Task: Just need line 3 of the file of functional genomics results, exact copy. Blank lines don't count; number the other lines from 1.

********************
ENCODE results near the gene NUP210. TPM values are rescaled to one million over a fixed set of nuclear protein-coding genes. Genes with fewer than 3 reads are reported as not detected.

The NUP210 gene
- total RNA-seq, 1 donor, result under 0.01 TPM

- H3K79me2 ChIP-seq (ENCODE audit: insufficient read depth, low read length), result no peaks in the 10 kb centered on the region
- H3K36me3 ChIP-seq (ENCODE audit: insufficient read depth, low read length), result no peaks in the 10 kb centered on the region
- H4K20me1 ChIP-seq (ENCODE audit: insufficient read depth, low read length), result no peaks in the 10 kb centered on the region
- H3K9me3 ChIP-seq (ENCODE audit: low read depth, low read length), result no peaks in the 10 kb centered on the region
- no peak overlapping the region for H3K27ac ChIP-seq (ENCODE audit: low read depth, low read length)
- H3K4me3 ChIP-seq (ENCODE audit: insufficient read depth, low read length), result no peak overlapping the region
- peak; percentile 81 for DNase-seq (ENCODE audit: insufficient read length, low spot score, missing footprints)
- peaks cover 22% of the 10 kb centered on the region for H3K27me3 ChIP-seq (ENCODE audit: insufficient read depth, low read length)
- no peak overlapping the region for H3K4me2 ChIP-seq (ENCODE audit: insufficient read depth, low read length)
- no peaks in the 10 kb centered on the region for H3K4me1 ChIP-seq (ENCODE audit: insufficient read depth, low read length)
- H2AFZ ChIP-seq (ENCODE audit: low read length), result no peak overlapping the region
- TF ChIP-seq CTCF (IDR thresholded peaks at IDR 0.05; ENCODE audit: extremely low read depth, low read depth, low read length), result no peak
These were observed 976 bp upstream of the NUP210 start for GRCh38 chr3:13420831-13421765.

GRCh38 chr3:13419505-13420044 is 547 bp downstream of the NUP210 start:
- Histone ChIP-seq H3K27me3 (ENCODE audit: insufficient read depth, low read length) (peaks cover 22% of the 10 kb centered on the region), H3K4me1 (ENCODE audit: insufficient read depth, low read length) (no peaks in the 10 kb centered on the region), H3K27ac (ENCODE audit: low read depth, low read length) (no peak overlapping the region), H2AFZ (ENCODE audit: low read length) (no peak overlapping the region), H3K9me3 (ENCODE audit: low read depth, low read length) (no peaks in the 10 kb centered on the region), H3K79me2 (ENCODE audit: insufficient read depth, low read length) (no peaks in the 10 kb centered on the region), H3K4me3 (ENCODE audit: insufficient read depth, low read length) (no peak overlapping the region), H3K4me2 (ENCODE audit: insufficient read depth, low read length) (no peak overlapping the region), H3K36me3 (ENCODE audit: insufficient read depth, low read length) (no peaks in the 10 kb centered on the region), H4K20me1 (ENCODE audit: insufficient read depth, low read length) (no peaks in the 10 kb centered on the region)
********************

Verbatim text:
- total RNA-seq, 1 donor, result under 0.01 TPM